Salt and pepper to taste
1. Heat 1 tablespoon oil in a heavy-bottomed pan. Add the chicken pieces and fry over a high heat until golden brown on all sides. Cook in several batches so you don’t overcrowd the pan. Transfer to a plate.
2. Add the remaining 1 tablespoon oil to the pan and fry the onion gently for 10 minutes until soft. Add the garlic, ginger, chilies, cumin, coriander, turmeric and cardamom and fry, stirring, for a couple of minutes.
3. Return the chicken to the pan with the lemon juice and stock. Bring to a boil, reduce the heat and simmer for 15 minutes.
4. Stir in the spinach and allow to wilt for a few minutes before checking the seasoning and adding salt and pepper to taste. Warn the diners about the cardamom pods—they are best removed delicately from the mouth as if they were lemon pips.
Something for Everyone Spinach and Bacon Salad
I think the croutons are the best bit, but thanks to the spinach this easy-peasy salad contains all the major food groups.
Prep time: 15 minutes
Total time: 15 minutes
Yield: 4 servings
For the salad:
4 cups young spinach leaves
3 slices bacon, cut into squares
1 cup crumbled blue cheese
A handful of fresh mushrooms, thinly sliced
A handful of fresh chives, snipped
For the croutons:
2 tablespoons butter
2 tablespoons oil
1 garlic clove, crushed
2 thick slices of white bread, cubed
1. Tear up the spinach leaves and place in a salad bowl.
2. Fry the bacon squares until crisp. Drain on kitchen paper.
3. Heat the butter and oil in a frying pan, add the garlic and fry until the aroma rises. Add the bread cubes and fry, stirring frequently, until they are crisp and golden. Drain on kitchen paper.
4. Add the bacon, cheese, mushrooms and chives to the spinach and dress with vinaigrette, then top with croutons.
Beautiful Baltic Summer Soup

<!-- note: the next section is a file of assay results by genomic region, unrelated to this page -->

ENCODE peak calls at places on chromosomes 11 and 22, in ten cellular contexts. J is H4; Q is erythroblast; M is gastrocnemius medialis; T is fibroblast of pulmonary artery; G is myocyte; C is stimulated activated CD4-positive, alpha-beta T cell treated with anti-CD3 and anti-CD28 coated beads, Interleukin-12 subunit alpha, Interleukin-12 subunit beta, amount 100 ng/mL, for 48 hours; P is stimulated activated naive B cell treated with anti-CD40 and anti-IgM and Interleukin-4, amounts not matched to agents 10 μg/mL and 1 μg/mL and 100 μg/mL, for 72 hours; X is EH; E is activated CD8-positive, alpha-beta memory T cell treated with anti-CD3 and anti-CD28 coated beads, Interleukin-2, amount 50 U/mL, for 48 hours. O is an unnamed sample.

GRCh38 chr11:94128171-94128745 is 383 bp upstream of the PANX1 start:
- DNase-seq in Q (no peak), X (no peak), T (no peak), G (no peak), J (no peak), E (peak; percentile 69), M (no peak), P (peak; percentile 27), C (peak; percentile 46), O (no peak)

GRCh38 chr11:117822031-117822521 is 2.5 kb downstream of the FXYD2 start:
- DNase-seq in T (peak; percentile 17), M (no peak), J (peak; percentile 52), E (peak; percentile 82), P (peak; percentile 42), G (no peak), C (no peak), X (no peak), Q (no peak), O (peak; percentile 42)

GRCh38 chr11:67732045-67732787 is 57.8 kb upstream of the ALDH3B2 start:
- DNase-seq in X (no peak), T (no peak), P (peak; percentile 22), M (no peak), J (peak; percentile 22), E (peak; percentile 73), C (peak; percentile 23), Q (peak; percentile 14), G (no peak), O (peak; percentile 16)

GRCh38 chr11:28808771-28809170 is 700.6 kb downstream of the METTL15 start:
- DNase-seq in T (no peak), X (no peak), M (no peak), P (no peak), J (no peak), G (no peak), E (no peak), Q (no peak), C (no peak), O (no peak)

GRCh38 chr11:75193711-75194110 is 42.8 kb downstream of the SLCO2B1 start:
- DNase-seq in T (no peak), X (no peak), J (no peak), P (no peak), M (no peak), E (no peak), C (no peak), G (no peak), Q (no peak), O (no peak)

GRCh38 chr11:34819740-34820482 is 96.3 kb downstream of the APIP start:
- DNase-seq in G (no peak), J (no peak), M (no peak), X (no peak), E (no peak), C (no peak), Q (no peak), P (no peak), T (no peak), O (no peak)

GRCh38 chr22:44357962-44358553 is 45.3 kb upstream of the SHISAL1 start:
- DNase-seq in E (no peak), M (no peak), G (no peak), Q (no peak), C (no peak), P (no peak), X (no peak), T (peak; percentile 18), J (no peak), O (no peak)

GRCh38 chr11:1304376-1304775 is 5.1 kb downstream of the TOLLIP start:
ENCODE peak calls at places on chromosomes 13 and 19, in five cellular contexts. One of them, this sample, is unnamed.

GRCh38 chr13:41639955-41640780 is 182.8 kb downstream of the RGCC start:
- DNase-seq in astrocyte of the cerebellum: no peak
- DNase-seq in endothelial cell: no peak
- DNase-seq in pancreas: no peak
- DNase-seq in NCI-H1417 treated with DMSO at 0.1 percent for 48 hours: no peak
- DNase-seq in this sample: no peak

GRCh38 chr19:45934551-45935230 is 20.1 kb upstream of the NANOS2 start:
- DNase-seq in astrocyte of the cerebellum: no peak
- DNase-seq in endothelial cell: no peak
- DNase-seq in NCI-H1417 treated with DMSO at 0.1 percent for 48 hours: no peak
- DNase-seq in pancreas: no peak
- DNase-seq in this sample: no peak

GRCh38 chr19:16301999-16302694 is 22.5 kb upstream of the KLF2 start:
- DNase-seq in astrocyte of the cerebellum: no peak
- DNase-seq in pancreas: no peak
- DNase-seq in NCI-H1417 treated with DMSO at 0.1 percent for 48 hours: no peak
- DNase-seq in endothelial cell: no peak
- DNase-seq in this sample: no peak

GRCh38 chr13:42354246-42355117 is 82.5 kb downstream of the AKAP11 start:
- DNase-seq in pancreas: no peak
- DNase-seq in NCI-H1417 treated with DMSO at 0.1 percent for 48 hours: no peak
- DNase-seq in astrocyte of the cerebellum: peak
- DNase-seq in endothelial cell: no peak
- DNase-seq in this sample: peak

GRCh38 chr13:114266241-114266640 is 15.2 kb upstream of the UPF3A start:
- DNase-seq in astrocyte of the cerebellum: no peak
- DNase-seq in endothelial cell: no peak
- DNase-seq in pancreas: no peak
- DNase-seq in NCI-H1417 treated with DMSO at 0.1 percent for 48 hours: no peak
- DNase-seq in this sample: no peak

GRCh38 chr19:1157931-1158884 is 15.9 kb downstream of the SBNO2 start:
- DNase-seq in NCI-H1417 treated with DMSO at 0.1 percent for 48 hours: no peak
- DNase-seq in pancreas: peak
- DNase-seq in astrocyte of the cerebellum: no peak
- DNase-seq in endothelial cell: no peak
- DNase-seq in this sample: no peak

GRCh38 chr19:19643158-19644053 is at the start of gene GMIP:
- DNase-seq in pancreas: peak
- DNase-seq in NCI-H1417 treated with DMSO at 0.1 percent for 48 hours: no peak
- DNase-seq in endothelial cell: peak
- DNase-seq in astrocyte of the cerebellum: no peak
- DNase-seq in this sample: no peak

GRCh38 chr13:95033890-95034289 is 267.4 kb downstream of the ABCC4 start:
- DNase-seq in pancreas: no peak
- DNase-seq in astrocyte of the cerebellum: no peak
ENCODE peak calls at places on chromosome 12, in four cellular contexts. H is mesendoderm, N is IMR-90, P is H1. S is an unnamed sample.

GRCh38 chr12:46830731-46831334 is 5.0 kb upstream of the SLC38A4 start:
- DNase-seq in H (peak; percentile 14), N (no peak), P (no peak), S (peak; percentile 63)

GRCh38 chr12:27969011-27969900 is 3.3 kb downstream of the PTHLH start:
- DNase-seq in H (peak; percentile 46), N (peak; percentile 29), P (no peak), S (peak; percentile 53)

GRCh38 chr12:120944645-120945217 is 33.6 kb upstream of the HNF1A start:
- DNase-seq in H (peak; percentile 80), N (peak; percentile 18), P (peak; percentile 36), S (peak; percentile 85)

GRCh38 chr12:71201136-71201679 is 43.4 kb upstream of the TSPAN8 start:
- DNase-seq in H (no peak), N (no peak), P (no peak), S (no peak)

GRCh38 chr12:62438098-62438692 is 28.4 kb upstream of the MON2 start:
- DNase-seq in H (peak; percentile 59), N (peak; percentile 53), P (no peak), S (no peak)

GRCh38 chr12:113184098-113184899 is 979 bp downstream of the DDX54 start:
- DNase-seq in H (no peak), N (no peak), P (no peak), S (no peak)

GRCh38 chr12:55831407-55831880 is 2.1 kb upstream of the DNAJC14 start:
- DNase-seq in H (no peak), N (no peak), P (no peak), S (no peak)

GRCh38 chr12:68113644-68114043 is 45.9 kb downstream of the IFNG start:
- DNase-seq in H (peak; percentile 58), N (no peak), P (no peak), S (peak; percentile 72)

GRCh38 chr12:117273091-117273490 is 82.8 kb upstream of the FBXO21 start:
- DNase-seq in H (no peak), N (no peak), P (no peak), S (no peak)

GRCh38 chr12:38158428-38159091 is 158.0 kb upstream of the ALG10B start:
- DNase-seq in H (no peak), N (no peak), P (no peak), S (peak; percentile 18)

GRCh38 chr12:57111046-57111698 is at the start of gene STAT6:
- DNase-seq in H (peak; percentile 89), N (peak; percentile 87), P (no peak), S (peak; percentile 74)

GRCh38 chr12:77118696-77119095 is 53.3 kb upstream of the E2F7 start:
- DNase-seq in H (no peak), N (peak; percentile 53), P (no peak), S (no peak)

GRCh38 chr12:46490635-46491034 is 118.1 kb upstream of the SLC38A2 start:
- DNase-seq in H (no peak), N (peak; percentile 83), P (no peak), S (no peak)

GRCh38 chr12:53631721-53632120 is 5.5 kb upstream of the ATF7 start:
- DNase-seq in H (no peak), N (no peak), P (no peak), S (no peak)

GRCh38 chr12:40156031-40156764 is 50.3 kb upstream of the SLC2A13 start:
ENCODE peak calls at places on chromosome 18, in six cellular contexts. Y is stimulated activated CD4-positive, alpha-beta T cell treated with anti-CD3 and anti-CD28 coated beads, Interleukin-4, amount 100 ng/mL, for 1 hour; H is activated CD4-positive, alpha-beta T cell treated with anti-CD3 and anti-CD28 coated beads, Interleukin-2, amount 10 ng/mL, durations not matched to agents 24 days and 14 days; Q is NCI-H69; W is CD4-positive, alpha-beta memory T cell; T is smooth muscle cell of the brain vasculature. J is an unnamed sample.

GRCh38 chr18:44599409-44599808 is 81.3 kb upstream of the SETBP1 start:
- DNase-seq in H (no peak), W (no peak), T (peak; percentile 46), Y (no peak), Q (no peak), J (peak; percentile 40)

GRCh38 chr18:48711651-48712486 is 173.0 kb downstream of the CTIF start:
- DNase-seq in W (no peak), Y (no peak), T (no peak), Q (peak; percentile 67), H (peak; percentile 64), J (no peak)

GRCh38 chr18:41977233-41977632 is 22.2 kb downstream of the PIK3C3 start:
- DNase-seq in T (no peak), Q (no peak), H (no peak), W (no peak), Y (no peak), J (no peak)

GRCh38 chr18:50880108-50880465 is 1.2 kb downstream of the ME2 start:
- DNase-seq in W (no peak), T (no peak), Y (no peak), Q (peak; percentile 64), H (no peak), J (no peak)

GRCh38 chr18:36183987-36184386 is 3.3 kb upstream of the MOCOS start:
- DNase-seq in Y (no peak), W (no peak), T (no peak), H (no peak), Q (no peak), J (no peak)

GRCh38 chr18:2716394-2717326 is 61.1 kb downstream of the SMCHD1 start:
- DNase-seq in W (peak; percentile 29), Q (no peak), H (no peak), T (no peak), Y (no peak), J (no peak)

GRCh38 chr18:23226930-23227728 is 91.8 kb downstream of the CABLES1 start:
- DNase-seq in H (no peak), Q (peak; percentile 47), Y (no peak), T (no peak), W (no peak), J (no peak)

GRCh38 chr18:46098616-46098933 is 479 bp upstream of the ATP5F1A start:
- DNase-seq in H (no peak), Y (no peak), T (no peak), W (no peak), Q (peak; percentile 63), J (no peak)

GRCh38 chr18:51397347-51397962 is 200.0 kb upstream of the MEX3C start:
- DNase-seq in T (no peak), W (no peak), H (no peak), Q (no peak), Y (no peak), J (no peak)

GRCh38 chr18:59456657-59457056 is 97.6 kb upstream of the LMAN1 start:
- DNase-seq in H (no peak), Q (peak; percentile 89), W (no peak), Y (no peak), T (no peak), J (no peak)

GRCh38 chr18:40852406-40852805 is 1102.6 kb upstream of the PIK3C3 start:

This cold soup is authentically made with green beetroot tops, but spinach might be easier to source. The soup also contains sour cream, a favorite ingredient. In my world, everything tastes better with sour cream.
Prep time: 3 to 4 hours, which includes chilling time but not the cooking time for the beetroot or spinach
Cooking time: 10 to 15 minutes
Total time: 3 to 4 hours
Yield: 6 servings
2 cups chicken or vegetable stock
Salt and white pepper to taste
1 cup cooked cubed beetroot
8 cups trimmed spinach leaves, cooked and chopped
3 tablespoons lemon juice
1 cup sour cream
2 cucumbers, peeled and chopped
6 green onions, chopped
6 radishes, thinly sliced
Chopped fresh dill to taste
3 cups boiled, peeled shrimp
1. Simmer the stock for 10 minutes, adding salt and white pepper to taste. Remove from the heat and add the spinach and beetroot. Chill until very cold, about 3 or 4 hours.
2. Just before serving in chilled bowls, stir in the lemon juice and sour cream and add the cucumbers, green onions, radishes, dill and shrimp. Either mix well before serving or allow everyone to add the choice of garnish themselves.
Copyright 2016 Clarissa Hyman via Zester Daily and Reuters Media Express